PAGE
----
With most media focused on the elections, police used tear gas and water cannons on water protectors in freezing temperatures. The US Army Corps of Engineers sent an eviction notice demanding the camp be cleared by December 5th and roadblocks went up.
The Sioux Tribe’s infrastructure survived, however, and once 4000 veterans showed up in solidarity, the official stance changed. President Obama’s administration got the Army Corps to change its tune and deny the easement over Lake Oahe, meaning the DAPL will not go through Standing Rock, at least not until the Trump Administration takes office.
While their fight may not be over, the Standing Rock Sioux Tribe did flip the script in 2016 and was even named FTB’s Person of the Year. (JCM)
Indigenous Issues in Canada
Meanwhile in Canada, indigenous issues did make their way a bit more to the forefront in 2016. The National Inquiry into Missing and Murdered Indigenous Women finally got underway September 1st.
While long overdue, the Inquiry will be independent of the Federal Government and has a budget of $53.86 million to be spent over two years. While overall optimistic, some in Canada’s First Nations communities are concerned that the scope of the inquiry is too broad, making it easy to not investigate police forces and specific cases.
Quebec is considering its own inquiry. It’s needed, especially when you consider that the Sûreté du Québec (SQ) treated accusations that its officers were assaulting native women in Val d’Or by going after Radio-Canada and its journalists for reporting on the story and no one else.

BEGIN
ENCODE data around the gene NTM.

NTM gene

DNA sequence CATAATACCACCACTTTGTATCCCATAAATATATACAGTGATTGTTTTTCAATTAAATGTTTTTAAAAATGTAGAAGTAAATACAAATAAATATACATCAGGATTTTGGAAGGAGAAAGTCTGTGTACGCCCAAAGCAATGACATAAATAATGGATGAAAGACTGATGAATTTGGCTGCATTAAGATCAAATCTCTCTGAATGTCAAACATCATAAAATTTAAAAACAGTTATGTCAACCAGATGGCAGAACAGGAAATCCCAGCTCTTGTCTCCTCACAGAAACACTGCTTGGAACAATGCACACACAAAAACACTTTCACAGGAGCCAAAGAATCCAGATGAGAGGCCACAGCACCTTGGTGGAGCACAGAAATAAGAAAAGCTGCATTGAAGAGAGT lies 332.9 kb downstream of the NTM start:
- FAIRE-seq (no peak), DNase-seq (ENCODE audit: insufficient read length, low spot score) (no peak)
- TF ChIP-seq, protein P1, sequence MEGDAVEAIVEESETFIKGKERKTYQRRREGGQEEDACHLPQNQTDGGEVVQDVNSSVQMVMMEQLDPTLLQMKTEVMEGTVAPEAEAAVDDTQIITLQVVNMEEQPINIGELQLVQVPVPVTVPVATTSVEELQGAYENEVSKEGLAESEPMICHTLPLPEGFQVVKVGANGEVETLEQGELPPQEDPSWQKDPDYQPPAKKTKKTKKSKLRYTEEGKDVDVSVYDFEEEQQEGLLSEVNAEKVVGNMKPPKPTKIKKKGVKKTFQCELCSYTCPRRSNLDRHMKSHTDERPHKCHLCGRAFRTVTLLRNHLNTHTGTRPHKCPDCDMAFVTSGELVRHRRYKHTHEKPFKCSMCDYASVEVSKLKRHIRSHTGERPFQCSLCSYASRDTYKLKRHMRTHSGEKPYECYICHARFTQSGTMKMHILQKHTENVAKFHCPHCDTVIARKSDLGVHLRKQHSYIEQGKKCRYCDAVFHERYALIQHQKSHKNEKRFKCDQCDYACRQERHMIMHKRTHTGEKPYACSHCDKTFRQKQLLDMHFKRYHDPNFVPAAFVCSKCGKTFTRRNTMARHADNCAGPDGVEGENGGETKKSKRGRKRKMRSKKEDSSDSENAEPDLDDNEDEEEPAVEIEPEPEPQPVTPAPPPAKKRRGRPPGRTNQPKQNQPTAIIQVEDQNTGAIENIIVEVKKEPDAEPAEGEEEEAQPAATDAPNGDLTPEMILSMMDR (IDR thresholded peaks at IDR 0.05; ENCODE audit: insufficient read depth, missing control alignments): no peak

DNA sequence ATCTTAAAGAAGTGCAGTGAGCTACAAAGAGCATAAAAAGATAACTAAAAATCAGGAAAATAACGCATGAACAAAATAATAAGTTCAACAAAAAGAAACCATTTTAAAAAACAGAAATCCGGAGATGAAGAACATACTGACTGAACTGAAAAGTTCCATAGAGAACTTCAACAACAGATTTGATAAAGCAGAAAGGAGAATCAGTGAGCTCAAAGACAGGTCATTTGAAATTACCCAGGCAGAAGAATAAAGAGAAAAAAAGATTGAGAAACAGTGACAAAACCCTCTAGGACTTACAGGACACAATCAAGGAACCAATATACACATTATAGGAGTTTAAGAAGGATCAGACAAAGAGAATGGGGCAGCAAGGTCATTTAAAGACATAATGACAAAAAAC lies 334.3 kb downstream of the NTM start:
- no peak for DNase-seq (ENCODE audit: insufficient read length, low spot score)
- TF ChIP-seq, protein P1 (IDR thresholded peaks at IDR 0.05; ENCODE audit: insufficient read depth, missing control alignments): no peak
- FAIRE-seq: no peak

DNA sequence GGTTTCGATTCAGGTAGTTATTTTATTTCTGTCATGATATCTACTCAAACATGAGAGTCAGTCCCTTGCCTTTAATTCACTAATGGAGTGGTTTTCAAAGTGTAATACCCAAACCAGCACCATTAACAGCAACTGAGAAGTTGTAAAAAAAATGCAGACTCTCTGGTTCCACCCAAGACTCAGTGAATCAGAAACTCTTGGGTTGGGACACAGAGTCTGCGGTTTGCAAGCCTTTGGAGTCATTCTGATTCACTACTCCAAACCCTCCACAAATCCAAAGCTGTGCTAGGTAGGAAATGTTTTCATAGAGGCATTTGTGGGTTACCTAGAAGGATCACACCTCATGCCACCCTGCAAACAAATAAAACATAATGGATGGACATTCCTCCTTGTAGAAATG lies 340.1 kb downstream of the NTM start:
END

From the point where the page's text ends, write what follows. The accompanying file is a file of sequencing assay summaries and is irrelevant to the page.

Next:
Meanwhile, conditions in many First Nations communities continued to deteriorate. An indigenous police force in Ontario even recommended its own disbanding for lack of proper funding. (JCM)
The provincial government keeps slowly but steadily dropping in the polls. According to a Léger-Le Devoir poll conducted in November, the Liberals hit their lowest approval rating since the 2012 crisis. With only 31% of the intended vote, they are now barely 1% ahead of the PQ.
The fact that they did reach a budgetary surplus as a result doesn’t seem to have calmed the popular discontent. The shadow of past corruption scandals also remains.
Couillard assured the public that none of the scandals happened under his watch and that his administration is fully committed to fighting corruption. This commitment was, however, brought into question by a recent report which accuses the government of lagging behind on the Charbonneau recommendations.
In any case, the party was left in turmoil. It wasn’t long before another of its prominent figures left. Bernard Drainville, champion of the infamous Charte des valeurs, but also a major architect of the party’s policies and democratic reforms, decided it was time to call it quits. In a slightly surreal move, he announced that he was retiring from politics to co-animate Éric Duhaime’s notoriously salacious radio show.
Those who had hoped that his departure would help the PQ move toward a better relationship with minorities and immigrants were disillusioned by the conclusion of the leadership race. Veteran Jean-François Lisée and his divisive views on immigration won by a landslide, while the favorite, Alexandre Cloutier was left in the dust with Martine Ouellet and Paul Saint-Pierre Plamondon.
However, let’s not forget that Quebec’s political scene is not limited to the two major parties. In fact, a new player is preparing to enter it before the next election. FTB learned that a provincial NDP is in the works, hoping to provide the voters with a progressive option that doesn’t aim for Quebec’s independence. (MD)